This image acquired on August 20, 2018 by NASAs Mars Reconnaissance Orbiter, shows remnants of a deposit, composed of dry ice layered together with dust and water ice, that form the south polar residual cap.

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Photojournal Note: This caption was corrected by the HiRISE science team on Nov. 30, 2018.

A story of changes at the South Pole of Mars is told by its icy deposits. Remnants of a formerly more extensive deposit composed of dry ice form what is known as the south polar residual cap. Scientists call it "residual" because it remains after the much larger seasonal cap disappears each summer.

This mesa in this cutout is shrinking over time as the frozen carbon dioxide turns to vapor. Pits in this sheet of dry ice (that give the deposit an appearance resembling Swiss cheese) are enlarging over time, exposing an older surface below that is likely made up of water ice.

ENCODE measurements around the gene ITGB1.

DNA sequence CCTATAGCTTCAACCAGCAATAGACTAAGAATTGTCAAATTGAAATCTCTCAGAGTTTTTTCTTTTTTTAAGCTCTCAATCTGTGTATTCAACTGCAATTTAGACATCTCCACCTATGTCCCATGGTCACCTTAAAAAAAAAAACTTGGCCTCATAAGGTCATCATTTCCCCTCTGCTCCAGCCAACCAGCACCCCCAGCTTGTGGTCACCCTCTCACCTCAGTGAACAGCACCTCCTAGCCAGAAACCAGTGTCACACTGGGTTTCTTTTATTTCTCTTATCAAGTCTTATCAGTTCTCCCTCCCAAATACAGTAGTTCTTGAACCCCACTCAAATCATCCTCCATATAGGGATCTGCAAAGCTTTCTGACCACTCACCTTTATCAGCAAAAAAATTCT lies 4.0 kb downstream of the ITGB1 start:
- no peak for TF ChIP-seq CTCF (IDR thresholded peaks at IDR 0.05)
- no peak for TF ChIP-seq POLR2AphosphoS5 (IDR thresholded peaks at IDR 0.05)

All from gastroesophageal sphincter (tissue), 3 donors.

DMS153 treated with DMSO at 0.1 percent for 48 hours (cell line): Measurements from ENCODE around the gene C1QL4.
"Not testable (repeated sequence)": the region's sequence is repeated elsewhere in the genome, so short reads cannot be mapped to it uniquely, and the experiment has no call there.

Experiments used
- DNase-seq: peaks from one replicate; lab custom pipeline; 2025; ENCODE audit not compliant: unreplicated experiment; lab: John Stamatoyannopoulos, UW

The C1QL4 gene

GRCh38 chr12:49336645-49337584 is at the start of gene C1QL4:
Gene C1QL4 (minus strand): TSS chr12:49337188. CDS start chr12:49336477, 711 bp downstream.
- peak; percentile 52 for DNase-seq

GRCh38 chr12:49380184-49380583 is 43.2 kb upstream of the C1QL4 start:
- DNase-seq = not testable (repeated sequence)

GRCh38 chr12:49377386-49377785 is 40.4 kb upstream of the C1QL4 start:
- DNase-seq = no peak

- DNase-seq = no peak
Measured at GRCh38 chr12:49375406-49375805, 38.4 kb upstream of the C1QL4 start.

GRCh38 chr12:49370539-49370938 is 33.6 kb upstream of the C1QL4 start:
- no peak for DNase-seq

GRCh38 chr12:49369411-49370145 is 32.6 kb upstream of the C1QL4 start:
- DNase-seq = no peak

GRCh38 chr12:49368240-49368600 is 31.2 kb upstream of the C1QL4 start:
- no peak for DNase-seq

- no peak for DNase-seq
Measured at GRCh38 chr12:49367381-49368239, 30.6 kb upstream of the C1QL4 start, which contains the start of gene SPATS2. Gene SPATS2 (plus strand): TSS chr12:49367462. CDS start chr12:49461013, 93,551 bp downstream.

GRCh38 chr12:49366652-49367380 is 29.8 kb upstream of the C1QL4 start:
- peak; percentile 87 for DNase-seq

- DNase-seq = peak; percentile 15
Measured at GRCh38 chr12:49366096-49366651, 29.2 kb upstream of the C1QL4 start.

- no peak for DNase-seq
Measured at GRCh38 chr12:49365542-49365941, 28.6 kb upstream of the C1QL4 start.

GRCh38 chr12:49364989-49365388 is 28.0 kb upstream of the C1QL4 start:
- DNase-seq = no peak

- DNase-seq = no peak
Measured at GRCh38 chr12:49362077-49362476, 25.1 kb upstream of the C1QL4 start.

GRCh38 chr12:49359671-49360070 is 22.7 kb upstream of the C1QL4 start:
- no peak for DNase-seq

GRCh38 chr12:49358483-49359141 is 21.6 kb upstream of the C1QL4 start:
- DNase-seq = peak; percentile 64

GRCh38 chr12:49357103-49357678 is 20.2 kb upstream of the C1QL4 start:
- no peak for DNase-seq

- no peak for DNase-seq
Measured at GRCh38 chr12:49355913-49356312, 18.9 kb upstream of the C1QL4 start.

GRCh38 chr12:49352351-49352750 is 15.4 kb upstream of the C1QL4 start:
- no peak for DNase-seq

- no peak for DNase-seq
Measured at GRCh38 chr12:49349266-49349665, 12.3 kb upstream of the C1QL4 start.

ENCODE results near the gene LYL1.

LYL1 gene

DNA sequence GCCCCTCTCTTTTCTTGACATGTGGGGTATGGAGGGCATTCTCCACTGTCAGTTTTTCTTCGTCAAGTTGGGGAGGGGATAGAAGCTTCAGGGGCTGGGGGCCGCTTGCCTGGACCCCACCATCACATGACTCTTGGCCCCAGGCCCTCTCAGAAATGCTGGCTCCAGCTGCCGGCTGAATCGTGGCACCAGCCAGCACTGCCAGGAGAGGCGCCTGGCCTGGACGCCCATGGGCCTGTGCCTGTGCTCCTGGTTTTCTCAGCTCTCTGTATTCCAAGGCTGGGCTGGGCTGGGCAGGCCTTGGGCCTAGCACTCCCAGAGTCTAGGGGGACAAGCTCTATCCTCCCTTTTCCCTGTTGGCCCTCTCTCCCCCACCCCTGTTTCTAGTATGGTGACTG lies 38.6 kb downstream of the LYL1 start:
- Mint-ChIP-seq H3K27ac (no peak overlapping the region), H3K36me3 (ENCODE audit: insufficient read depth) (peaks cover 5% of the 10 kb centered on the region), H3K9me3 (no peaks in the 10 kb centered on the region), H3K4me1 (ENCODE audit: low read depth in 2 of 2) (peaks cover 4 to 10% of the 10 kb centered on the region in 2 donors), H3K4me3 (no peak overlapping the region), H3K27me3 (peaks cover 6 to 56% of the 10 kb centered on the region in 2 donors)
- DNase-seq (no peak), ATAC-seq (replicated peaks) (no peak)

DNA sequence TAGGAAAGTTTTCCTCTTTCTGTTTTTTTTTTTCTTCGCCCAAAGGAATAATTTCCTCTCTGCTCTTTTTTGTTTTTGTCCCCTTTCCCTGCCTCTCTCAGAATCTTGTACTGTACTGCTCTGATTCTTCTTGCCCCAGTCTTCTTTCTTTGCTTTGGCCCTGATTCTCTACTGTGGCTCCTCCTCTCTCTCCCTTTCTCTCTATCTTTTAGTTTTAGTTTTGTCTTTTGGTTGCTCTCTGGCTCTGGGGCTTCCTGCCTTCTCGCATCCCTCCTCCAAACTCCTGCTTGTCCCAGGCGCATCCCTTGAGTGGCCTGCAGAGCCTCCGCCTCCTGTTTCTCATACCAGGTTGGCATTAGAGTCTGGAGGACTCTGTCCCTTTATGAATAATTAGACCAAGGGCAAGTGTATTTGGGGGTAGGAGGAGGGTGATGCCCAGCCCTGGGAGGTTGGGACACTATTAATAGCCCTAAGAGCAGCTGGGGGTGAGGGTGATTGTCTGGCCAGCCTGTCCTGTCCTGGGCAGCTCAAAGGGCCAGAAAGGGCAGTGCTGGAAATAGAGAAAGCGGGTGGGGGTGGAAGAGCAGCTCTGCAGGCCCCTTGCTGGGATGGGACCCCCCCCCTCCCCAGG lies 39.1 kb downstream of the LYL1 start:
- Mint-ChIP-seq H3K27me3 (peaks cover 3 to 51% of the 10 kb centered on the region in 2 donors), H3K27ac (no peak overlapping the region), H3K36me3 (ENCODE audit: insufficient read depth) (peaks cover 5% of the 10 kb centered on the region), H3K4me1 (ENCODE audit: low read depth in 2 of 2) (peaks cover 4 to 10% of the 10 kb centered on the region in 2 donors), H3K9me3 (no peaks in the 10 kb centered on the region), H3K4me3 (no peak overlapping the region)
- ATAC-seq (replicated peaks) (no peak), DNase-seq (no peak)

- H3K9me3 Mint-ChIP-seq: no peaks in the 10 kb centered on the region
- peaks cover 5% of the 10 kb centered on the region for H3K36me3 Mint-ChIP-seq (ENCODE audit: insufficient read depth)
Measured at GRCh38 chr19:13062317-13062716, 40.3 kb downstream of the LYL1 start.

In contrast to shrinking ice caps on Earth, climate change is not to blame on Mars. Even as the walls of these pits ablate away the intervening flat surfaces are accumulating new dry ice. The total amount of frozen carbon dioxide at the South Pole may even be increasing.

The map is projected here at a scale of 50 centimeters (19.7 inches) per pixel. [The original image scale is 49.0 centimeters (19.3 inches) per pixel (with 2 x 2 binning); objects on the order of 147 centimeters (57.9 inches) across are resolved.] North is up.

The University of Arizona, Tucson, operates HiRISE, which was built by Ball Aerospace & Technologies Corp., Boulder, Colorado. NASA's Jet Propulsion Laboratory, a division of Caltech in Pasadena, California, manages the Mars Reconnaissance Orbiter Project for NASA's Science Mission Directorate, Washington.

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